Ben, 28, from London, tells me that he has had sex with most of his gay friends. “I’d say it’s about 60 percent, maybe more,” he says. “I supposed that would be less normal in ‘straight world’ – sleeping with most of your friends, or even having that many close friends you could feasibly fuck.” When it comes to exes, specifically, he tells me that he’d count two former boyfriends as friends. “With both of my exes, we were friends, then fuck buddies before we got together, so we already knew how to be friends,” he says.
This mixture of friendship, relationships and sex might seem chaotic to some. But Aimee, 31, stresses the importance of a clean break after a relationship ends. She is bisexual and, interestingly, she says she’s had much more success remaining friends with her former girlfriends than boyfriends. In her experience, she says, men are less able to cut off the sexual side post-breakup, which becomes messy. With her former girlfriends-turned-friends, Aimee puts it down to boundaries. “After a breakup, I’m a big believer in cutting off all contact for a while, especially if you want to be friends one day,” she says. “That way, after a bit of distance, you can build or rebuild the friendship part of it, without the other feelings getting in the way.”
It strikes me as pretty mature and emotionally intelligent for former couples to manage to navigate a way through all this and remain friends. Relationship psychotherapist Charisse Cooke tells Woo that the current generation has never been more “relationally” intelligent. “There’s an awareness and sensitivity to the emotions and experience of others, a social consciousness that makes for much more mature attitudes to intimate relationships,” she says. “Our view on relationships generally is adapting to modern society. Relationships needn’t have labels, conventions, or monogamous restrictions. As long as we are respecting each other as best we can, we are finding new and meaningful ways to live and love.”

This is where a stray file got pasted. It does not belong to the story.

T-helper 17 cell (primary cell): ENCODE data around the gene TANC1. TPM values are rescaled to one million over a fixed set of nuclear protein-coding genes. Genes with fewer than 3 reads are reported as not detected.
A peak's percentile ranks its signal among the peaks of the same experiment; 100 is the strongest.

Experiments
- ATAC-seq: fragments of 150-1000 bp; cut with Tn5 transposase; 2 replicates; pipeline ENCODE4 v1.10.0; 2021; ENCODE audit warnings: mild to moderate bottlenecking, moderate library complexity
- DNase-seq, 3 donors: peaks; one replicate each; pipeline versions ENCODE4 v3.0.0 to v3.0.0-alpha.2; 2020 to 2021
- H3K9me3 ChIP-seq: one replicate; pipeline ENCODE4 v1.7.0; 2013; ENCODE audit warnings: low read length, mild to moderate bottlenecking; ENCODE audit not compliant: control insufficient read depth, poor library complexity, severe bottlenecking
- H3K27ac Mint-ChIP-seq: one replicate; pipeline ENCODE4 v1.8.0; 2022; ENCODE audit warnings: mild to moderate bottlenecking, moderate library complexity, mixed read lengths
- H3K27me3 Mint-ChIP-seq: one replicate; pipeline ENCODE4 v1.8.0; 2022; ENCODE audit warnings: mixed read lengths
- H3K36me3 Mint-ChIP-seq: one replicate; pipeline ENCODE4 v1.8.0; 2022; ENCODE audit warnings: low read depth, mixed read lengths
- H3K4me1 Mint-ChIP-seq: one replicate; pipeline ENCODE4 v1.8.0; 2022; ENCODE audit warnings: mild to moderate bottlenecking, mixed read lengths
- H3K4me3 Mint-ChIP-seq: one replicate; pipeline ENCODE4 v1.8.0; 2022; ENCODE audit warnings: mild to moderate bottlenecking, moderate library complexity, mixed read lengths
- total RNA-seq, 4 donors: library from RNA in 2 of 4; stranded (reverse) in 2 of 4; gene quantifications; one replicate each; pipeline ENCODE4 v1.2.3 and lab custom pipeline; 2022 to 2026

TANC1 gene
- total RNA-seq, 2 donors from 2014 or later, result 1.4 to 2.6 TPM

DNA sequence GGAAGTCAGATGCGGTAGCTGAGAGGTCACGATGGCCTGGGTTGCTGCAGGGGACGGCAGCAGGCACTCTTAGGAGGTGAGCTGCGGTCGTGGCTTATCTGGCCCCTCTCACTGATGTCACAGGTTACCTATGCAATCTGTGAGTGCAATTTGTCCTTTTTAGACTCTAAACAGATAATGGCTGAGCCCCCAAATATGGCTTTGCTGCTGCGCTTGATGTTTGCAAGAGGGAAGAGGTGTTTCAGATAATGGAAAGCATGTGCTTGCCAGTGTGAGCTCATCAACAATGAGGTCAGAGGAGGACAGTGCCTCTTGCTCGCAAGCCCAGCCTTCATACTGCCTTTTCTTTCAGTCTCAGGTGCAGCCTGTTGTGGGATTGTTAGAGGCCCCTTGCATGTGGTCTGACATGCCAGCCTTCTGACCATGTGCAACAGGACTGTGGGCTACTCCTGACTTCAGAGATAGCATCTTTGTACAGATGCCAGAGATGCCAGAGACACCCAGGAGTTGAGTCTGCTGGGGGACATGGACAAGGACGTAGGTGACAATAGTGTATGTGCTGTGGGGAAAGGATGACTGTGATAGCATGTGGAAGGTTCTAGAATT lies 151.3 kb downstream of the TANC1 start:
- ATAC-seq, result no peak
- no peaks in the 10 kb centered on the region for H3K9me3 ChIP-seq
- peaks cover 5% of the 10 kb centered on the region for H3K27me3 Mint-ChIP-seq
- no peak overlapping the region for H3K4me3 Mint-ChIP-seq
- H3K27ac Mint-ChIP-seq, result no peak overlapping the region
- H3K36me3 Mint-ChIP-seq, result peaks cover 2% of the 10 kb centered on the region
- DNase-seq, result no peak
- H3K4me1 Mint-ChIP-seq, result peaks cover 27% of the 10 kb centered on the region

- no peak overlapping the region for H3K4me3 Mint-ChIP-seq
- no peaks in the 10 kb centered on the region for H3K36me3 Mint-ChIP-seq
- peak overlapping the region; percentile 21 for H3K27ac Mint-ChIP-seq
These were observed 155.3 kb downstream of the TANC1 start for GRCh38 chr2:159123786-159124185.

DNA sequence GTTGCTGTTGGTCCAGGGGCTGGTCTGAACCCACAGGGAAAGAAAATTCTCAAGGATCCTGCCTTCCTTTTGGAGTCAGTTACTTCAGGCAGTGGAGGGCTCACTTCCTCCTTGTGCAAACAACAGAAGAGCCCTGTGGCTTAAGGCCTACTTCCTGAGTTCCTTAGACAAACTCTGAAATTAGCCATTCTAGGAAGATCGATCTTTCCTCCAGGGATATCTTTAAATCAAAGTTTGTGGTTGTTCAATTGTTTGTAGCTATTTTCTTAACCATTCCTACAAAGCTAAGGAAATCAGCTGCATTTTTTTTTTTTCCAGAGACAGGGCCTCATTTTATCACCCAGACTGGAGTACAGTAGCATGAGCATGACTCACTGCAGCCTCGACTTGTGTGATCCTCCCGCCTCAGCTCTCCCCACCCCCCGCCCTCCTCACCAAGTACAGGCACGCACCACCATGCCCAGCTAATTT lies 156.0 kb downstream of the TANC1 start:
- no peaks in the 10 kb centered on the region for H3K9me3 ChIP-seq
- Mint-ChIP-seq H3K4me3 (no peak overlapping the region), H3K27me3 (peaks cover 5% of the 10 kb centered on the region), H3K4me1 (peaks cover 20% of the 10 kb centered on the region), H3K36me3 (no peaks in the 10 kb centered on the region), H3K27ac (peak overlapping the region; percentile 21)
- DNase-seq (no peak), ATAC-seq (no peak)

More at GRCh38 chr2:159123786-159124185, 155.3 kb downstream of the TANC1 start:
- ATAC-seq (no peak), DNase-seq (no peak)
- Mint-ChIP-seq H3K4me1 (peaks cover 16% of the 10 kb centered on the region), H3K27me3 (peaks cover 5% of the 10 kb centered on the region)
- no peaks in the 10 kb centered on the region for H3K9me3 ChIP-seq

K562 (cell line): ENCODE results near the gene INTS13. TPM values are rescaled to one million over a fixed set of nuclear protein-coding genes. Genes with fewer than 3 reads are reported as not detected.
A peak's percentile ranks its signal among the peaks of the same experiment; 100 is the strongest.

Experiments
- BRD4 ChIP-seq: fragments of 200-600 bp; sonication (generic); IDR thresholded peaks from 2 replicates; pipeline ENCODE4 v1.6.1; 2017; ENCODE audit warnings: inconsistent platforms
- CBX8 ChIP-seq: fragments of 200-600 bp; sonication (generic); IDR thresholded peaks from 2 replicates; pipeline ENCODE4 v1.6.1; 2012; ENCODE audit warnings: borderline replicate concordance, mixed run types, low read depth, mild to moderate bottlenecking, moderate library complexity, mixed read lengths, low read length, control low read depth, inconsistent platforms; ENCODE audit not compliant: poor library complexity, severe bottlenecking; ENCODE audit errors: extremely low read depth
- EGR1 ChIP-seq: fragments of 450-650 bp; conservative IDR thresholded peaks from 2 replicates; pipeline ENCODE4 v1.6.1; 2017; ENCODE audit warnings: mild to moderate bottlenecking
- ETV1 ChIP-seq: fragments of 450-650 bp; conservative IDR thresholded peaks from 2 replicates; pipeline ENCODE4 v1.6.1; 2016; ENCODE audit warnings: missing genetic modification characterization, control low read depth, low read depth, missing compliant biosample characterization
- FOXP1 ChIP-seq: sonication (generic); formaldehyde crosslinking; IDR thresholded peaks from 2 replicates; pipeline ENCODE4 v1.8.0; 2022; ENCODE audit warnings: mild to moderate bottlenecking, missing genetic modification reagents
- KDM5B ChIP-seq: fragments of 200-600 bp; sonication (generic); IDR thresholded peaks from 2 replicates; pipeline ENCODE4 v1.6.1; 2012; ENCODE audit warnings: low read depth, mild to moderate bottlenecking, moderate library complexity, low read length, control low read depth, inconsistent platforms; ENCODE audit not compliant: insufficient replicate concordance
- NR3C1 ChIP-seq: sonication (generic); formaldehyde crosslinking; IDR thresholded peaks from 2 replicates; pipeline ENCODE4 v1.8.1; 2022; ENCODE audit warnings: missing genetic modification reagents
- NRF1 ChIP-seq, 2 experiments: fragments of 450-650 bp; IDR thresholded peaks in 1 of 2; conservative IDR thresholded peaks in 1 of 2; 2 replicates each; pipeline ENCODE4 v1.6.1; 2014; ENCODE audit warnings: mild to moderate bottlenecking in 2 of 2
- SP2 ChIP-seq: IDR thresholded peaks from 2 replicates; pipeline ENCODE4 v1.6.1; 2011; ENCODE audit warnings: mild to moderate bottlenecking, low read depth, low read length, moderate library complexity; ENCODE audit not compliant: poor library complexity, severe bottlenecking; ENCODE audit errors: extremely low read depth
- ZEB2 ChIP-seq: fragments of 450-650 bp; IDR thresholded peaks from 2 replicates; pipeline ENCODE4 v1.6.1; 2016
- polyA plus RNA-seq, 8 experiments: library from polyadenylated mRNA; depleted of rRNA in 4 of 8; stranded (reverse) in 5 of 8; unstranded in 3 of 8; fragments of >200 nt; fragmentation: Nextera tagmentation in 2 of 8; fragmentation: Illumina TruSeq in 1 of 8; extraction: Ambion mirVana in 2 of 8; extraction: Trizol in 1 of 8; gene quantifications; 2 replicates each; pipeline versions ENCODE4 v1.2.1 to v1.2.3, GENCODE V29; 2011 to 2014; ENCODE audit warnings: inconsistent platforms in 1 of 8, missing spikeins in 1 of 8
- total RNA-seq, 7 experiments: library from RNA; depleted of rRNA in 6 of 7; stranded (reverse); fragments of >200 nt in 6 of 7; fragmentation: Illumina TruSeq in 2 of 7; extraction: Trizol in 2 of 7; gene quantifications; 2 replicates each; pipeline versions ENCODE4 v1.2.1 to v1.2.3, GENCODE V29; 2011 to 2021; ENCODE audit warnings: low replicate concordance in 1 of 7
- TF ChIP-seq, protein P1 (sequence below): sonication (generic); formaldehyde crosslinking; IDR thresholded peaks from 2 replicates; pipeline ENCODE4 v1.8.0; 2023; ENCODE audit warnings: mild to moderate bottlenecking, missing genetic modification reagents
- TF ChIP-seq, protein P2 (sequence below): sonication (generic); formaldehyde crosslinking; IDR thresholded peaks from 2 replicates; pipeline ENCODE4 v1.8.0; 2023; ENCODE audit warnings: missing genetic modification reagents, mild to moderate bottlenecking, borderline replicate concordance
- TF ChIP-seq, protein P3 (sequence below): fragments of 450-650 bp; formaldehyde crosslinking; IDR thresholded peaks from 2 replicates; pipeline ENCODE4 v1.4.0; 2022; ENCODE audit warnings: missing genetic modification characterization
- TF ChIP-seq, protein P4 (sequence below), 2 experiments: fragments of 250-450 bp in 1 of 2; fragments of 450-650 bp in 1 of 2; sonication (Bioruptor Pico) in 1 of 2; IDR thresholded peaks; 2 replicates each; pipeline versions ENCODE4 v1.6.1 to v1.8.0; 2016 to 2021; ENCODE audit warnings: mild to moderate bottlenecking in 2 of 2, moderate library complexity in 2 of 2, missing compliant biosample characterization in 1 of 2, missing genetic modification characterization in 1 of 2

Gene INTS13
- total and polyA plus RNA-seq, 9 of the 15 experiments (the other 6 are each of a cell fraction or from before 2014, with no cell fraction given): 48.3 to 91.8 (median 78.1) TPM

Just to be clear: this isn’t to suggest queer couples are inherently more emotionally intelligent than straight couples, or that people who stay friends with exes are any moreso than those who don’t.
After all, there are structural reasons for the disparity between straight and queer couples after breakups. As long as there have been queer people, there have been LGBTQ+ friendship circles, but as Ashley Fetters wrote for The Atlantic, the platonic straight friendship is a relatively new invention by comparison.
When women were mostly confined to the home, Fetters writes, men and women were thought to have less in common. But gender equality means that, compared to 50 years ago, women are living lives that are much more similar to men’s and navigating the same physical spaces, such as workplaces and universities. “When a platonic friendship between a man and woman became a more realistic proposition in its own right, so did a platonic friendship between a man and woman who used to date,” she writes.
Now, there is a growing trend towards straight couples embracing the queer tradition of post-romantic friendships. Writing for Vogue last September, Gwyneth Paltrow argued that her cordial “conscious uncoupling” from musician Chris Martin “permeated” breakup culture. “Instead of people approaching me with, ‘Why did you say that?’, they now approach me with, ‘How do you do that?’”
Of course, there will be exceptions to the rule. Breakups, regardless of sexuality or gender identity, are all different. (Personally, I know several gay exes who are now moral enemies). But it still seems like people are becoming more open to different approaches to getting together and breaking up too.
Ultimately, this feels like a good thing. “If you can get over the heteronormative idea that a relationship has to look and operate in a particular way,” Levine says. “Then you realise that a breakup doesn't need to pan out in any particular way either. It can be liberating.”